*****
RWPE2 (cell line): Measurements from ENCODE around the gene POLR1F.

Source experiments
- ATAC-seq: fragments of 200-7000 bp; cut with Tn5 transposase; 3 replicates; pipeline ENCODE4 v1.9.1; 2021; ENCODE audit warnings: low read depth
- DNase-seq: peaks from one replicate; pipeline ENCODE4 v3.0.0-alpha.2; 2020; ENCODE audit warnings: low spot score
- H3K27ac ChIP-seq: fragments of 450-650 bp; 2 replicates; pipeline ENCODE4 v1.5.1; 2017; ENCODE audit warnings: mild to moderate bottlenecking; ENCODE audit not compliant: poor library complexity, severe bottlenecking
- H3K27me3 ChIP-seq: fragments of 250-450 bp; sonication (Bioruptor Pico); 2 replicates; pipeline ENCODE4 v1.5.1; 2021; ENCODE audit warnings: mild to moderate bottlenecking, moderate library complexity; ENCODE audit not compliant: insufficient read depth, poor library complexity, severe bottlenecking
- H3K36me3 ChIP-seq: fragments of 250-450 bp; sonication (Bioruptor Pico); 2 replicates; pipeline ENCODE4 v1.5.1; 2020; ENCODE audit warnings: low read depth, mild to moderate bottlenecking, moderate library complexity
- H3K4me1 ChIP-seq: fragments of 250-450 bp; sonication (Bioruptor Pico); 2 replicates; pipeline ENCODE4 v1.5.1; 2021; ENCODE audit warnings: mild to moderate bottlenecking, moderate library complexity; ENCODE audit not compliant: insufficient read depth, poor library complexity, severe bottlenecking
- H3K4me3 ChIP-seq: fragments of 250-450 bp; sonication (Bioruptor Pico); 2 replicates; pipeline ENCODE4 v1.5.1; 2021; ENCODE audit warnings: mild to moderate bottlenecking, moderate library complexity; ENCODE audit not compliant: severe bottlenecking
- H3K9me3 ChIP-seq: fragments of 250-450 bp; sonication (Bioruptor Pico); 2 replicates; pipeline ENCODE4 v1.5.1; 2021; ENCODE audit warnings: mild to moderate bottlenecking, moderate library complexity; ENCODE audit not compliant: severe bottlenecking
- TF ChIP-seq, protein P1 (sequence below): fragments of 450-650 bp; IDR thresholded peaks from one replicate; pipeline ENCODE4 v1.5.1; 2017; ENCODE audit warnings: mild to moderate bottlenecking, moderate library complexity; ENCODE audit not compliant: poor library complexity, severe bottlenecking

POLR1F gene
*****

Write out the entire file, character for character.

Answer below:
RWPE2 (cell line): Measurements from ENCODE around the gene POLR1F.

Source experiments
- ATAC-seq: fragments of 200-7000 bp; cut with Tn5 transposase; 3 replicates; pipeline ENCODE4 v1.9.1; 2021; ENCODE audit warnings: low read depth
- DNase-seq: peaks from one replicate; pipeline ENCODE4 v3.0.0-alpha.2; 2020; ENCODE audit warnings: low spot score
- H3K27ac ChIP-seq: fragments of 450-650 bp; 2 replicates; pipeline ENCODE4 v1.5.1; 2017; ENCODE audit warnings: mild to moderate bottlenecking; ENCODE audit not compliant: poor library complexity, severe bottlenecking
- H3K27me3 ChIP-seq: fragments of 250-450 bp; sonication (Bioruptor Pico); 2 replicates; pipeline ENCODE4 v1.5.1; 2021; ENCODE audit warnings: mild to moderate bottlenecking, moderate library complexity; ENCODE audit not compliant: insufficient read depth, poor library complexity, severe bottlenecking
- H3K36me3 ChIP-seq: fragments of 250-450 bp; sonication (Bioruptor Pico); 2 replicates; pipeline ENCODE4 v1.5.1; 2020; ENCODE audit warnings: low read depth, mild to moderate bottlenecking, moderate library complexity
- H3K4me1 ChIP-seq: fragments of 250-450 bp; sonication (Bioruptor Pico); 2 replicates; pipeline ENCODE4 v1.5.1; 2021; ENCODE audit warnings: mild to moderate bottlenecking, moderate library complexity; ENCODE audit not compliant: insufficient read depth, poor library complexity, severe bottlenecking
- H3K4me3 ChIP-seq: fragments of 250-450 bp; sonication (Bioruptor Pico); 2 replicates; pipeline ENCODE4 v1.5.1; 2021; ENCODE audit warnings: mild to moderate bottlenecking, moderate library complexity; ENCODE audit not compliant: severe bottlenecking
- H3K9me3 ChIP-seq: fragments of 250-450 bp; sonication (Bioruptor Pico); 2 replicates; pipeline ENCODE4 v1.5.1; 2021; ENCODE audit warnings: mild to moderate bottlenecking, moderate library complexity; ENCODE audit not compliant: severe bottlenecking
- TF ChIP-seq, protein P1 (sequence below): fragments of 450-650 bp; IDR thresholded peaks from one replicate; pipeline ENCODE4 v1.5.1; 2017; ENCODE audit warnings: mild to moderate bottlenecking, moderate library complexity; ENCODE audit not compliant: poor library complexity, severe bottlenecking

POLR1F gene